Taiwan’s Red-Hot Housing Defies Challenges From Covid to China

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Taiwan home prices jumped the most in six years in the first quarter and may reach new highs by the end of the year, though analysts say a soft lockdown and new curbs may slow both deals and gains.

Average prices across the six main cities gained 5.7% on year, while Tainan surged 9.9% and capital Taipei rose 4.9%, according to Ministry of the Interior data this week. The ministry said buyers were driven by expectations that prices will keep rising, and that affordability remains low.

Pandemic-era housing markets look bubbly from Auckland to Austin, thanks to record low rates, but Taiwan prices defy more odds than most: The population is falling, more than one in 10 homes are vacant, and decades of low wage-growth have stretched affordability. Prices have also risen despite the constant threat of invasion from China, and new rules to curb speculation may also fail to rein them in.

“The government is not bringing its ultimate game to fight the overly-hot market.” said Yang Chung-hsien, an associate professor and real estate specialist at National Pingtung University. “The real solution for restraining prices lies in raising property taxes.”

Taiwan’s Red-Hot Housing Defies Challenges From Covid to China

To be sure, second-quarter deals may have slowed due to an outbreak of Covid-19, which has infected roughly 13,500 people since the beginning of May and led to school suspensions and restrictions on public gatherings.

“The market was doing pretty well before the outbreak, but now we can’t take clients to open houses,” said Justine Chen, head of research at Yung Ching Realty. “Transactions may decline, but there’s not much room for prices to drop as developers grapple with rising raw material costs and a shortage of construction workers.”

Curbing Speculation

Home prices rose 3.9% last year, while housing and commercial deals surged to the highest in seven years, according to the interior ministry. New curbs on speculation came into effect Thursday, regulating the sale of unfinished apartments and cracking down on short-term, tax-avoiding deals. The central bank also tightened mortgage loans for those with multiple properties, and for luxury homes and corporate buyers.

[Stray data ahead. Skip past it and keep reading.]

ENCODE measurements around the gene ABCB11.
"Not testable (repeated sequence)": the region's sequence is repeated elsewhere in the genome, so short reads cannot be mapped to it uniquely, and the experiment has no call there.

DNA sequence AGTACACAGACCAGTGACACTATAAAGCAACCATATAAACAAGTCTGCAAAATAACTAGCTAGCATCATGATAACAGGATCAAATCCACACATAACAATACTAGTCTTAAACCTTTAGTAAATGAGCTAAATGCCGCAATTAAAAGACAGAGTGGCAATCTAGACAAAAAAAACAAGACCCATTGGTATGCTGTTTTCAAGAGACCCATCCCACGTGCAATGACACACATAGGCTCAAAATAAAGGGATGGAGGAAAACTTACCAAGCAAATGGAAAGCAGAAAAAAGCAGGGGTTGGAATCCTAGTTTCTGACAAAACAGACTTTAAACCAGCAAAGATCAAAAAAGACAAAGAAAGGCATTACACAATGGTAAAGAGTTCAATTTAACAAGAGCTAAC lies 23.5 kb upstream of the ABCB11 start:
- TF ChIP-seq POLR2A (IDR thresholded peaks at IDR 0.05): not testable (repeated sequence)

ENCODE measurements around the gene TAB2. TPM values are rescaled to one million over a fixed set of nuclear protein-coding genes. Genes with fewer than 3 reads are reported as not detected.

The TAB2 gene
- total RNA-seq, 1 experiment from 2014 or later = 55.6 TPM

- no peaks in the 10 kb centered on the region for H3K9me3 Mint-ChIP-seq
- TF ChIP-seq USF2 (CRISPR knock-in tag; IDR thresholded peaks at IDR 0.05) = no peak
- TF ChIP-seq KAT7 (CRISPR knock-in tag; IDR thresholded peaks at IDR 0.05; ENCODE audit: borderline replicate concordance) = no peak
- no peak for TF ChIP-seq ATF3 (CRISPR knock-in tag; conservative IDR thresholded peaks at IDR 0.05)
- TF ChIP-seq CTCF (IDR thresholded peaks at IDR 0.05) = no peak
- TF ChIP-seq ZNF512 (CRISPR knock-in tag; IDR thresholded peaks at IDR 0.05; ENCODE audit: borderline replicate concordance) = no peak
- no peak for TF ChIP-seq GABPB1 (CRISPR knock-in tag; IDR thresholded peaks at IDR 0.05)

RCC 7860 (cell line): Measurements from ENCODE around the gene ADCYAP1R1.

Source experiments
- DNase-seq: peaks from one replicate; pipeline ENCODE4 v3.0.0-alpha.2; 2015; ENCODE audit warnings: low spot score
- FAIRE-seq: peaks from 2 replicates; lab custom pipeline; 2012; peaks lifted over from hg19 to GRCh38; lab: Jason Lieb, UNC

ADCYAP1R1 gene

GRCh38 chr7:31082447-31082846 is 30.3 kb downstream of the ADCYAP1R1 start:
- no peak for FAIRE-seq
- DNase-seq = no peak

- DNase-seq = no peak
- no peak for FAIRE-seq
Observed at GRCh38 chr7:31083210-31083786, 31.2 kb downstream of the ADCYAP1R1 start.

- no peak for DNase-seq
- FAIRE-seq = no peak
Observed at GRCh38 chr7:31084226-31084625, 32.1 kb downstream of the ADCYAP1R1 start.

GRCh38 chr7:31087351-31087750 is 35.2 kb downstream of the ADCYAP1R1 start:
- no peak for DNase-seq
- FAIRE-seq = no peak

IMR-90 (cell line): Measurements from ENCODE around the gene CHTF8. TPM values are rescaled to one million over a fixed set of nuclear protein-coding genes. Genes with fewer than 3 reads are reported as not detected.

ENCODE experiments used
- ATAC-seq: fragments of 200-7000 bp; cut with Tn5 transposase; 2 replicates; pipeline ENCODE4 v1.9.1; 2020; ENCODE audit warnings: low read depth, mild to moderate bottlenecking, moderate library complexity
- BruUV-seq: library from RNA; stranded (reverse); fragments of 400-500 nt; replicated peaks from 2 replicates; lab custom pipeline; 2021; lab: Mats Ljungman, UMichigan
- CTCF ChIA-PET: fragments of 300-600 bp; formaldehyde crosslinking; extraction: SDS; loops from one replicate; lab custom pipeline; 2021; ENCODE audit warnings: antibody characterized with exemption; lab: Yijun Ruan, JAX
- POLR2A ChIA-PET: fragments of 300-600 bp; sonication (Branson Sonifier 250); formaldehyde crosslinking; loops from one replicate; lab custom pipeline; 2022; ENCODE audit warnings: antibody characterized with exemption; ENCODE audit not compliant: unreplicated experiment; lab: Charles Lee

That’s aimed at helping those shut out from the market — principally younger people and those with low incomes — amid widespread resentment at the concentration of wealth among older Taiwanese. Some 78.1% of all properties, including residential and commercial, are owned by those aged 45 years old and above, according to ministry data.

Indeed, residential and office deals in Taiwan’s six largest cities surged 27.9% in April from a year earlier, according to the state-run news agency. That’s even as the 23.5 million population has been declining by roughly 400 people a day in 2021.

“Though the population is falling, smaller families are creating new demands, such as for small- and medium-sized apartments.” Chen said. A cultural belief that “owning property is owning wealth” remains strong, she said.

Cheap Money

A 14-year-old 365-square-foot apartment in Taipei’s central Xinyi district recently went for NT$16 million ($573,000), according to the Ministry of the Interior. That may seem cheap compared to the likes of neighboring Hong Kong, the world’s most-expensive market, but an average family in Taipei would need to spend more than three-fifths of their salary on mortgage payments at current prices, according to the interior ministry.

Island-wide, Taiwanese spend roughly 36.5% of their income servicing their home loans, with a ratio of less than 30% being seen as reasonable.

On June 17, the central bank said it’s watching to see if recent measures stabilize prices, and that it’s prepared to tweak policies if needed.

But it held rates at a record low of 1.125%, and banks have plenty of money to lend. Anti-speculation measures will curb volumes, but ample liquidity will drive housing prices in 2022, said Andy Huang, director at RePro Knight Frank.

“Low rates and highly accessible mortgages have lowered the barrier to buying homes,” said National Pingtung University’s Yang. “If we can lift the third-level lockdown by July or August and have vaccines fully supplied, I believe that housing prices will continue to rise more quickly.”

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